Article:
In commemoration of the International Day of Non-violence, marked on Mahatma Gandhi's birth anniversary, the UN postal agency Tuesday issued a new collection of stamps featuring artistic interpretation of 'The Knotted Gun', an iconic global sculpture giving the message of peace and non-violence.
In commemoration of the International Day of Non-violence, marked on Mahatma Gandhi’s birth anniversary, the UN postal agency Tuesday issued a new collection of stamps featuring artistic interpretation of ‘The Knotted Gun’, an iconic global sculpture giving the message of peace and non-violence. The UN Postal Administration (UNPA) issued three definitive stamps featuring images of ‘The Knotted Gun – Non Violence’, the well-known sculpture for peace and non-violence, created in 1980 by the Swedish artist Carl Fredrik Reuterswärd as a tribute to English songwriter and Beatles member John Lennon after his murder.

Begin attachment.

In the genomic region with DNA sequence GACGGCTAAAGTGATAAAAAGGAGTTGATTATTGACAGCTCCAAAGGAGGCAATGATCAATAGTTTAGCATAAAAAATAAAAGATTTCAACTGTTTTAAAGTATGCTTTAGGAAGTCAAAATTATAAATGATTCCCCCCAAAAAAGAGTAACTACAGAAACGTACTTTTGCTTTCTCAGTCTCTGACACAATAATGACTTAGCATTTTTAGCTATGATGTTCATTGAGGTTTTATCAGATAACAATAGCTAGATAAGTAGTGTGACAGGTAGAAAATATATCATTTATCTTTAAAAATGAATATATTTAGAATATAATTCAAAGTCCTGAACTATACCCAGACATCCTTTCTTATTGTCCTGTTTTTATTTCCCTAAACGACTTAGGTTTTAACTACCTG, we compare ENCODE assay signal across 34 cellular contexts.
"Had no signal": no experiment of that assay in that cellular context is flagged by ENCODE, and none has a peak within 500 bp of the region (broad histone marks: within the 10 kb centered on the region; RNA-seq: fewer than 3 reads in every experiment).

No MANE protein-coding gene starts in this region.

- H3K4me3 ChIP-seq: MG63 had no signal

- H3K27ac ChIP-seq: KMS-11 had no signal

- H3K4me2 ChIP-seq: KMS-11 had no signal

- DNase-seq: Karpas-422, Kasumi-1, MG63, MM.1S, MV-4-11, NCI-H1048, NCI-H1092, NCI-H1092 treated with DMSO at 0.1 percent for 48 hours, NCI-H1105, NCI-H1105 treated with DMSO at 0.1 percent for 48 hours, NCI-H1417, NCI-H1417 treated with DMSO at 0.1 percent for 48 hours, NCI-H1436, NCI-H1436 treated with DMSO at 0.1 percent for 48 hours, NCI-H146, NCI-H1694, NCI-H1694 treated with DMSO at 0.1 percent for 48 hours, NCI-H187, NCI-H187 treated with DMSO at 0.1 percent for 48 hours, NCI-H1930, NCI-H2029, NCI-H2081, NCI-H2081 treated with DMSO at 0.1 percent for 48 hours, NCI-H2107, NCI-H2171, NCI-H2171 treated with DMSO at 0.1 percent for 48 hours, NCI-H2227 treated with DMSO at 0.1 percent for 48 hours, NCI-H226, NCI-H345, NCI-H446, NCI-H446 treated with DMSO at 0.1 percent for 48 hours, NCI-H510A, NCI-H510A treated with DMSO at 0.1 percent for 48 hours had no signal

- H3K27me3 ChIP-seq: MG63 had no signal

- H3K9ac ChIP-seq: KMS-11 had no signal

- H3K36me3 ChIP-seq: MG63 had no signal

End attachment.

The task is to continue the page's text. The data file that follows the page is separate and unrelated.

“The stamps in the collection are really exquisite. They use the power of art to relay important messages of non-violence, tolerance, respect for human rights, democracy, mutual understanding and respect for diversity – so in other words all that Gandhi stood for,” Under-Secretary-General for Management Jan Beagle said at the event titled ‘Non-violence in Action’ organised here by the Permanent Mission of India to the UN on the occasion of the International Day of Non-Violence.
She said the stamps in the collection feature artistic interpretation of ‘The Knotted Gun,’ and have been issued by the UNPA in celebration of the International Day of Non-violence to spread the message of non-violence and the universal desire of a culture of peace, tolerance and understanding.
“So today, from New York to New Delhi and beyond, we hope that these stamps will help raise awareness and promote the culture of non-violence, tolerance, peace and understanding to people around the world,” Beagle said. The Knotted Gun sculptures are placed in more than 30 strategic locations worldwide, including the United Nations Headquarters, the Olympic Museum in Lausanne and the Peace Park in Beijing.
The Knotted Gun Non-Violence sculpture is used as a symbol by the Non-Violence Project Foundation, a non-profit organisation promoting peace and social change through education; to inspire, motivate and engage young people to understand how to solve conflicts peacefully.